Creating an interesting comment space can take a lot of time and energy. In an interview from December, 2011, Bob speaks to The Atlantic senior editor and blogger Ta-Nehisi Coates about his approach to internet comments and his own heavily moderated comment section.
Atlantic editor Ta-Nehisi Coates has also been covering the Trayvon Martin story since very early on. However, he tells Brooke that he hesitated for a couple weeks before he started writing about the story. Coates says he sees so many stories about young black men who are killed in questionable circumstances, and those stories are rarely covered by the media.
The uneasy embrace of slavery in colonial America produced an economic boom, rendered the founder's debates over freedom from kings and despots questionable distortions of truth and logic, slavery enshrined rascism in the U.S. Constitution and made the Civil War inevitable. The War itself created an identity for the United States from which there was no escape, even though it seems from time to time that the Civil War blinks out in relevance. Writer Ta-Nehisi Coates says this narrative has to change. In a piece in this month's Atlantic, Coates says more black Americans need to study the war and their role in it in order to understand their place in history.
In "Game Change," a book about the 2008 presidential campaign being released today, the authors report that Nevada Sen. Harry Reid's
encouragement of Obama was unequivocal. He was wowed by Obama's oratorical gifts and believed that the country was ready to embrace a black presidential candidate, especially one such as Obama – a "light-skinned" African American "with no Negro dialect, unless he wanted to have one," as he said privately. Reid was convinced, in fact, that Obama's race would help him more than hurt him in a bid for the Democratic nomination.
Reid's words have drawn a flurry of criticism from RNC Chairman Michael Steele and other politicians who compare the statement to Sen. Trent Lott's 2002 assertion that if the country had voted for segregationist Dixiecrat Strom Thurmond in 1948, "we wouldn't have had all these problems over the years." Here to help unpack coded racial statements and point out those sitting in plain view are Omar Wasow, contributor to The Root, and Ta-Nehisi Coates, senior editor for The Atlantic, and author of “The Beautiful Struggle: A Father, Two Sons, and an Unlikely Road to Manhood.”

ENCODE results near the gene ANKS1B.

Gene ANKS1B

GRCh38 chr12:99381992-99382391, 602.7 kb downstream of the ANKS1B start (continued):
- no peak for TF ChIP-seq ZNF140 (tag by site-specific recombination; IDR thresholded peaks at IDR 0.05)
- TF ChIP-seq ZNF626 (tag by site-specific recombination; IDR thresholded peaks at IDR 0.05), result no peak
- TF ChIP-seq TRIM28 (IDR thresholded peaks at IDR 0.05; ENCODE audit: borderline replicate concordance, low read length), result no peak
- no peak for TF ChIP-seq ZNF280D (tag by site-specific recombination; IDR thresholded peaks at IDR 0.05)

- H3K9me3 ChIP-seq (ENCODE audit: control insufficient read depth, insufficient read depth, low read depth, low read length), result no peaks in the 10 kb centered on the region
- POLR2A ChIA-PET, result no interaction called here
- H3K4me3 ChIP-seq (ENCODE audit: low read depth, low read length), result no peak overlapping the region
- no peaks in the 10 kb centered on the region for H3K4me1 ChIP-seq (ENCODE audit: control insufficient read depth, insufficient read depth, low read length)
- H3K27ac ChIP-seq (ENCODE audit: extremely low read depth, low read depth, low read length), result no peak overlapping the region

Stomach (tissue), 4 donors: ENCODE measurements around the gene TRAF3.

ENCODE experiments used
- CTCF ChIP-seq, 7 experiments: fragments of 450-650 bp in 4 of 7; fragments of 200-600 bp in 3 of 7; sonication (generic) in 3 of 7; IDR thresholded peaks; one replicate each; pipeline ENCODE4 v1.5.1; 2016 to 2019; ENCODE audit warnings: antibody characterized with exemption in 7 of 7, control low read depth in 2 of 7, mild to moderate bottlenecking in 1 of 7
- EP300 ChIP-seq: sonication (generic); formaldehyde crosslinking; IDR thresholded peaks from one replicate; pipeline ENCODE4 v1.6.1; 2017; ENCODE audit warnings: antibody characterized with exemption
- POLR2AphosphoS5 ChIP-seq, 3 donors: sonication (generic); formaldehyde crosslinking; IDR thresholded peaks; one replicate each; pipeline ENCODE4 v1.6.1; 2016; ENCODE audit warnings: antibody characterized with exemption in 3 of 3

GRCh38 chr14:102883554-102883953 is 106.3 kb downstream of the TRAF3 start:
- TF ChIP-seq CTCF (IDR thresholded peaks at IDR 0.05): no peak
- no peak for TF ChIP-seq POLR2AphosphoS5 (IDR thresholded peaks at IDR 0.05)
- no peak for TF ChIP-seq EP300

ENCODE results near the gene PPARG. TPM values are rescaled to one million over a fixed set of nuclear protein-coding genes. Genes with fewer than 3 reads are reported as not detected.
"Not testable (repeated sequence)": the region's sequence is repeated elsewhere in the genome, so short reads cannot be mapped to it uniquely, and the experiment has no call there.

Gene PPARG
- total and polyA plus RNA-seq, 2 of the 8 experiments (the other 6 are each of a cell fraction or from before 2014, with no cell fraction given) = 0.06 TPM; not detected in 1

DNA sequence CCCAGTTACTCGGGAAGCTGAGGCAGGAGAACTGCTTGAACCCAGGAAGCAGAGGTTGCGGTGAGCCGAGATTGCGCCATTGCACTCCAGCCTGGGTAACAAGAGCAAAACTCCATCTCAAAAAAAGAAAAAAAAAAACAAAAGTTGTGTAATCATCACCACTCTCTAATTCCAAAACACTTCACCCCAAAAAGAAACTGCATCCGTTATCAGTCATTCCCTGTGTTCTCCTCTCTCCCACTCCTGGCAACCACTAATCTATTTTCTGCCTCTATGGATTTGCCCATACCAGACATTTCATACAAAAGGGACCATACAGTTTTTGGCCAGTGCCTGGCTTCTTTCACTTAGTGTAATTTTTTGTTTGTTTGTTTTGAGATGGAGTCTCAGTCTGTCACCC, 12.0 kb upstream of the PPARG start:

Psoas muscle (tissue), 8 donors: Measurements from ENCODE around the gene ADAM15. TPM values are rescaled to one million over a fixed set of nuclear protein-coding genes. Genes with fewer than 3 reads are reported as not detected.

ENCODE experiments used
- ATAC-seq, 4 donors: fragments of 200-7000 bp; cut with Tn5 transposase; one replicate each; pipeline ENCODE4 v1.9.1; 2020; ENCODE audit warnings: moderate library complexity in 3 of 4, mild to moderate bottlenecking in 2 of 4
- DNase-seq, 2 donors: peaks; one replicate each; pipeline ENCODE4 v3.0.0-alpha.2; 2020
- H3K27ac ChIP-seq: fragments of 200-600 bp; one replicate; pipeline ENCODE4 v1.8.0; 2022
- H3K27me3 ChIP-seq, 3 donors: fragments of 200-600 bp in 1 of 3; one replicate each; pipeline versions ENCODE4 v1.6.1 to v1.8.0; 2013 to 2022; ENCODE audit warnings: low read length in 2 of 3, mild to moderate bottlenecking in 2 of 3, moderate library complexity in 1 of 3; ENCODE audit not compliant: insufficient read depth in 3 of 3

This week marks 25 years since "The Cosby Show" first hit the airwaves. The show documented the rich and often hilarious family life of the Huxtables, an upper-middle-class black family living in Brooklyn. The show starred Bill Cosby as Dr. Cliff Huxtable, an obstetrician, his wife Claire, an attorney played by Phylicia Rashad, and their four (and later, five) children and eventually, grandchildren. The show revolutionized television's portrayal of black families; our friend, Essence Magazine Senior Editor Patrik Henry Bass, has been looking back at the television phenomenon and thinking about how it has aged. We also get a perspective from Ta-Nehisi Coates, who profiled Bill Cosby for The Atlantic last year.
"In terms of American television, there had never been images of African-Americans the way we saw with the Huxtables. You have to remember that "Amos & Andy" was the first vision that white folks had of African-Americans when it debuted in the 1950s, and the images shown on that show were so stereotypical that the NAACP had it removed in 1966. We had "Julia," with Diahann Carroll in the late '60s -- she never had a husband. Her husband was conveniently killed in Vietnam. We had "Sanford & Son," who was a garbageman who had no wife. We had the Evans family in "Good Times" who lived in a housing project where the father was killed three years into the run of the show. We had "Webster," who was this magical negro child who had no family, who was adopted by white parents. And we had the Willises on "Diff'rent Strokes," who were taken in by a white man on Park Avenue, almost like a pedophile ... [laughter] ... so when the Huxtables came on in 1984, no one gave it a shot at surviving. The sitcom had been declared dead; NBC had been declared dead ... It saved NBC and it saved the sitcom. "
--Patrik Henry Bass, senior editor at Essence magazine
"As much as I loved the Cosby Show, I think it always bore the burden -- and any show in that time -- of representing all black people, which I think was always just a little too heavy to carry."